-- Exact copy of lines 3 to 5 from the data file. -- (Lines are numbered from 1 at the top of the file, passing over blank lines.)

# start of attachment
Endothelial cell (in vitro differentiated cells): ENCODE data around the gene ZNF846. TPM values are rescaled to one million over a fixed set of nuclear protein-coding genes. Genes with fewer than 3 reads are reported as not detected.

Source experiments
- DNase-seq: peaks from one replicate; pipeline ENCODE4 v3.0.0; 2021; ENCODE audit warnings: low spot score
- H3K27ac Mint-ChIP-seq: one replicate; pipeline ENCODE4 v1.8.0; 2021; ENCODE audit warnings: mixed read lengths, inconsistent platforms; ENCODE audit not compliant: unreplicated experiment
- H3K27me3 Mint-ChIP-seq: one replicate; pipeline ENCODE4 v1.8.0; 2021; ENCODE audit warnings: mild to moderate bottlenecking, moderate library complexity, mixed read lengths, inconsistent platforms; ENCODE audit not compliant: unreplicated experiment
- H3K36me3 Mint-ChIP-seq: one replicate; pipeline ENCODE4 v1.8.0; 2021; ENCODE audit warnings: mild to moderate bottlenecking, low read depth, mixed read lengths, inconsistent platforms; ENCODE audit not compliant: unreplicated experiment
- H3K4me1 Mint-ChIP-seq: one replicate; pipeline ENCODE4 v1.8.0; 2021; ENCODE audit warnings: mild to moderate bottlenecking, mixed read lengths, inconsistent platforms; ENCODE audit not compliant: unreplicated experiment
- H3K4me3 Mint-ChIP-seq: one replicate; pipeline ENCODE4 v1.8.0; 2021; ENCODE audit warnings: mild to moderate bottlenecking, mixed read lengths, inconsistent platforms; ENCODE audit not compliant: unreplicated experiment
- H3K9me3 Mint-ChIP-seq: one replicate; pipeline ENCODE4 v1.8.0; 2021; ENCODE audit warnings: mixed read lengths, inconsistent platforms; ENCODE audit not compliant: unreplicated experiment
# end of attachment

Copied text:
- DNase-seq: peaks from one replicate; pipeline ENCODE4 v3.0.0; 2021; ENCODE audit warnings: low spot score
- H3K27ac Mint-ChIP-seq: one replicate; pipeline ENCODE4 v1.8.0; 2021; ENCODE audit warnings: mixed read lengths, inconsistent platforms; ENCODE audit not compliant: unreplicated experiment
- H3K27me3 Mint-ChIP-seq: one replicate; pipeline ENCODE4 v1.8.0; 2021; ENCODE audit warnings: mild to moderate bottlenecking, moderate library complexity, mixed read lengths, inconsistent platforms; ENCODE audit not compliant: unreplicated experiment